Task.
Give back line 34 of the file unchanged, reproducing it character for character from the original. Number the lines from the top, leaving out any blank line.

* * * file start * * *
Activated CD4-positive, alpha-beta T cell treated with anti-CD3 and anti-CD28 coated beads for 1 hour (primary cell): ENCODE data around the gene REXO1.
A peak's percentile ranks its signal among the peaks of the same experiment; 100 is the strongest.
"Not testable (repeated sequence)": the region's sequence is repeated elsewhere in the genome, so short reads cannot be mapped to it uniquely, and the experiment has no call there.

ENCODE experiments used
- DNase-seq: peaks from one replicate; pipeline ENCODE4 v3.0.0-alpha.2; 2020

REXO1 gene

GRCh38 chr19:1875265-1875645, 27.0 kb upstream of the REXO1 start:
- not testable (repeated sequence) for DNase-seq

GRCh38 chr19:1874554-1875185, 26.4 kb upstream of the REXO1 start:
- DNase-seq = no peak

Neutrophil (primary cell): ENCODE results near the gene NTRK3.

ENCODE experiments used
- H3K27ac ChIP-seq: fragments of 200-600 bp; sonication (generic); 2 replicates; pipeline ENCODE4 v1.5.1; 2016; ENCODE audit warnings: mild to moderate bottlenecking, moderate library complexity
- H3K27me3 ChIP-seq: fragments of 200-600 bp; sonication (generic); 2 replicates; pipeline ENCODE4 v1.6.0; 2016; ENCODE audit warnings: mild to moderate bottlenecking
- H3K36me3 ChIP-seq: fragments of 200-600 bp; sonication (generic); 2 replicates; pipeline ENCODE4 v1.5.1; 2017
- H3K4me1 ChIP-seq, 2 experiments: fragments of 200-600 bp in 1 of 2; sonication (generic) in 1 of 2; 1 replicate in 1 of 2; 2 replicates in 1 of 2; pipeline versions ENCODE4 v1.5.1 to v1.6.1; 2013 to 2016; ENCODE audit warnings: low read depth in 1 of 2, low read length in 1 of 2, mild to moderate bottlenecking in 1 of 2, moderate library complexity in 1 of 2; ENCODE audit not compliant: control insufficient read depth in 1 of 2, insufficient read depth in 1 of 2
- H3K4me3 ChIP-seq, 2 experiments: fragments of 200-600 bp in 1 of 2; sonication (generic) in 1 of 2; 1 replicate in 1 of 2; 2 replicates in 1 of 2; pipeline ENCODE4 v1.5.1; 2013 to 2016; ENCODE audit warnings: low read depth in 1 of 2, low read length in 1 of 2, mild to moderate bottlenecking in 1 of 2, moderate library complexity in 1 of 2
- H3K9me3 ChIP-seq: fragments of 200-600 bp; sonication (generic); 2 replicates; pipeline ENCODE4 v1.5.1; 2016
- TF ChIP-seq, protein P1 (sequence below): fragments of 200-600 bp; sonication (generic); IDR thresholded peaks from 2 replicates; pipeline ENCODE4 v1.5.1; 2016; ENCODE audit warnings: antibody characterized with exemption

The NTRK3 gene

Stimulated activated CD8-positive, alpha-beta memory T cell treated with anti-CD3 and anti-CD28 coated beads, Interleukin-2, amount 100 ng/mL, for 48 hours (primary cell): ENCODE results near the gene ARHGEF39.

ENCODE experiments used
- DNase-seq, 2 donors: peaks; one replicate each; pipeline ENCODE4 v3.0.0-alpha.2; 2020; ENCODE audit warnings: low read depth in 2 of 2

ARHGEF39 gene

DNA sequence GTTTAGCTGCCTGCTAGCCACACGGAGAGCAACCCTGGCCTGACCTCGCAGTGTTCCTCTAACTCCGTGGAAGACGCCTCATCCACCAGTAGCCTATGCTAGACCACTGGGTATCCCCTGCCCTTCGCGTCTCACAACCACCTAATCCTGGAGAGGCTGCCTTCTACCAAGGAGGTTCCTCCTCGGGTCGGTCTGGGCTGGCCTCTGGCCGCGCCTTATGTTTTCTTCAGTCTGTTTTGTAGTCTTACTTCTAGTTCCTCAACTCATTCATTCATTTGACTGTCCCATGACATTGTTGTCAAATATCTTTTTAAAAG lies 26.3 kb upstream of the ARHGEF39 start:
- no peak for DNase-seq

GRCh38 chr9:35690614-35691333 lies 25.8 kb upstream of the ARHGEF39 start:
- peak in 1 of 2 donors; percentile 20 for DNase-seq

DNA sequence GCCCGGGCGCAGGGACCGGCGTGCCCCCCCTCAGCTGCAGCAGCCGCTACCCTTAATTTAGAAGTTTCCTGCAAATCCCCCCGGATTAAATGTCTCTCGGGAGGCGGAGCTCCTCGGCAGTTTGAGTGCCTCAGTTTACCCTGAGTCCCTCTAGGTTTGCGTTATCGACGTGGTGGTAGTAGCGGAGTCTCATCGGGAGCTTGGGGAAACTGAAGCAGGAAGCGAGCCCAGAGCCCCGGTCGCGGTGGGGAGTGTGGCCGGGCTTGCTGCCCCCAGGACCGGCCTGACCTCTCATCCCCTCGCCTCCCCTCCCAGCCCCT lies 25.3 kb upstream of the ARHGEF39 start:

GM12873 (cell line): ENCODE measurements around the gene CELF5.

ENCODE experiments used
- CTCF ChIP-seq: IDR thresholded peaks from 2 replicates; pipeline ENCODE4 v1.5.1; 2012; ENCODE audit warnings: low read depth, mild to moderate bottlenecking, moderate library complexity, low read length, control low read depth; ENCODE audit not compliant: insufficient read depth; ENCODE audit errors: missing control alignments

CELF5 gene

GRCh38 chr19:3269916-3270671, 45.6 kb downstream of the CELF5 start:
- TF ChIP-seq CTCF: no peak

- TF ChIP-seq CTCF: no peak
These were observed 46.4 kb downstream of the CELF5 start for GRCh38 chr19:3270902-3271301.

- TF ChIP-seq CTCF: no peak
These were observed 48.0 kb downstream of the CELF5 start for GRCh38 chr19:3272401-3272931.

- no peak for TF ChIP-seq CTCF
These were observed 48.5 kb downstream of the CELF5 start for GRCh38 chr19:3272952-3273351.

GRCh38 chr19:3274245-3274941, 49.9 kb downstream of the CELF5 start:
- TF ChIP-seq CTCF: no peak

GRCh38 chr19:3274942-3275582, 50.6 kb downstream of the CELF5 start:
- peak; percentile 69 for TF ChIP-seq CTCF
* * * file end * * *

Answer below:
GRCh38 chr19:3269916-3270671, 45.6 kb downstream of the CELF5 start: